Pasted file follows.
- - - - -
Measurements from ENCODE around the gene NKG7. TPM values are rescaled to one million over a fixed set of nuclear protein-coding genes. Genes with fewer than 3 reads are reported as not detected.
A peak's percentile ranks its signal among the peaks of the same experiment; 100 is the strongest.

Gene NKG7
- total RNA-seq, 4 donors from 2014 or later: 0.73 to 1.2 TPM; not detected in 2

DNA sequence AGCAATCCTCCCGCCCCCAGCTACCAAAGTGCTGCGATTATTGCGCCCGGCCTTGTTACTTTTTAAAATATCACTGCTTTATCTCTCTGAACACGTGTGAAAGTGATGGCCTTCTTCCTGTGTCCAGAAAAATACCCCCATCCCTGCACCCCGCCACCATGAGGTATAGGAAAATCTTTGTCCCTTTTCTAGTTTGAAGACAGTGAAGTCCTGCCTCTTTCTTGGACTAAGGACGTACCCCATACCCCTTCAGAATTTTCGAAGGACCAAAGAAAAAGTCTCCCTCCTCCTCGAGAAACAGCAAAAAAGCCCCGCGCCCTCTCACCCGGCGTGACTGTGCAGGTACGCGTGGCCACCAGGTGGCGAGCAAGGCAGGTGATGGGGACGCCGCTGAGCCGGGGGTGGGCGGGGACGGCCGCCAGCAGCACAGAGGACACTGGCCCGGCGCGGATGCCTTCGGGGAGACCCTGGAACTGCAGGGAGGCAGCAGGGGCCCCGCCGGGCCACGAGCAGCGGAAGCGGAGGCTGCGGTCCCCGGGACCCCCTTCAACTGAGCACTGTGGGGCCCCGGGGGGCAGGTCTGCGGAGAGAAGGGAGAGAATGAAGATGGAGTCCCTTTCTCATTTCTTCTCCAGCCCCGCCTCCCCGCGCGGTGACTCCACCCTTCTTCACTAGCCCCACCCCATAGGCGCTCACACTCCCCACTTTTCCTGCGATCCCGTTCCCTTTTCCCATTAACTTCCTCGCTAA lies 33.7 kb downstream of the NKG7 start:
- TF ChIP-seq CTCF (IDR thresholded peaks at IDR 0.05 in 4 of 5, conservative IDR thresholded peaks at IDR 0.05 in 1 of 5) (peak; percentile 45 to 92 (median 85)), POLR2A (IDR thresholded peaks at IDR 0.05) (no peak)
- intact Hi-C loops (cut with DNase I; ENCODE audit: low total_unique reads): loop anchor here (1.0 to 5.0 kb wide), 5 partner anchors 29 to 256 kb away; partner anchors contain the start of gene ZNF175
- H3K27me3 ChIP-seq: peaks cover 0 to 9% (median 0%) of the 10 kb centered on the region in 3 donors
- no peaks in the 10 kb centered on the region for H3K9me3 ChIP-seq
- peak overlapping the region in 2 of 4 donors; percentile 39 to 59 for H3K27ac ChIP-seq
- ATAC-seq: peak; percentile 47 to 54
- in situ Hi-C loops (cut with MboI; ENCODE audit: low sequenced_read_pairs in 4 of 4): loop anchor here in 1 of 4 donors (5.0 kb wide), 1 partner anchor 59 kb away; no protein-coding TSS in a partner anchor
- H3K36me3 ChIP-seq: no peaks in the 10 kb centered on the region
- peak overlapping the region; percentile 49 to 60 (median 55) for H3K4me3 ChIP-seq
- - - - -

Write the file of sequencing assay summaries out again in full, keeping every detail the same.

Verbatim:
Measurements from ENCODE around the gene NKG7. TPM values are rescaled to one million over a fixed set of nuclear protein-coding genes. Genes with fewer than 3 reads are reported as not detected.
A peak's percentile ranks its signal among the peaks of the same experiment; 100 is the strongest.

Gene NKG7
- total RNA-seq, 4 donors from 2014 or later: 0.73 to 1.2 TPM; not detected in 2

DNA sequence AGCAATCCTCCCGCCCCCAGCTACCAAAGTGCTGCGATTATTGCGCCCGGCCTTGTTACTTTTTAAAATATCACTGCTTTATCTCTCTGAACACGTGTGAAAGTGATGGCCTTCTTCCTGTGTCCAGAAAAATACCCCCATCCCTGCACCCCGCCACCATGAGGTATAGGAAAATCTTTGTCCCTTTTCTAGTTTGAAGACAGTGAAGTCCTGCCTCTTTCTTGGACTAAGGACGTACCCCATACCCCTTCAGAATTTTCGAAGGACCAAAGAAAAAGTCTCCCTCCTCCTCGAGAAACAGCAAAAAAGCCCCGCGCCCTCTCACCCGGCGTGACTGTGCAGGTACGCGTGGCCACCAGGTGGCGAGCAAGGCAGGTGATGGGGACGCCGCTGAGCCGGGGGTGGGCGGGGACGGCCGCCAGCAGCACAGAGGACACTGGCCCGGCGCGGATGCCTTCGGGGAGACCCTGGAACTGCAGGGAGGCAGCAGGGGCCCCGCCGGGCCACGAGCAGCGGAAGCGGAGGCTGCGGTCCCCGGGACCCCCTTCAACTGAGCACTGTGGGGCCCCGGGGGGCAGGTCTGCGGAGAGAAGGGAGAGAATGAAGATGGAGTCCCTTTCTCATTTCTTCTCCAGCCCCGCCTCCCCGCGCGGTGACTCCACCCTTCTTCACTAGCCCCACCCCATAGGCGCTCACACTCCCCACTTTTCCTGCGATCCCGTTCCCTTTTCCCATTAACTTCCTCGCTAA lies 33.7 kb downstream of the NKG7 start:
- TF ChIP-seq CTCF (IDR thresholded peaks at IDR 0.05 in 4 of 5, conservative IDR thresholded peaks at IDR 0.05 in 1 of 5) (peak; percentile 45 to 92 (median 85)), POLR2A (IDR thresholded peaks at IDR 0.05) (no peak)
- intact Hi-C loops (cut with DNase I; ENCODE audit: low total_unique reads): loop anchor here (1.0 to 5.0 kb wide), 5 partner anchors 29 to 256 kb away; partner anchors contain the start of gene ZNF175
- H3K27me3 ChIP-seq: peaks cover 0 to 9% (median 0%) of the 10 kb centered on the region in 3 donors
- no peaks in the 10 kb centered on the region for H3K9me3 ChIP-seq
- peak overlapping the region in 2 of 4 donors; percentile 39 to 59 for H3K27ac ChIP-seq
- ATAC-seq: peak; percentile 47 to 54
- in situ Hi-C loops (cut with MboI; ENCODE audit: low sequenced_read_pairs in 4 of 4): loop anchor here in 1 of 4 donors (5.0 kb wide), 1 partner anchor 59 kb away; no protein-coding TSS in a partner anchor
- H3K36me3 ChIP-seq: no peaks in the 10 kb centered on the region
- peak overlapping the region; percentile 49 to 60 (median 55) for H3K4me3 ChIP-seq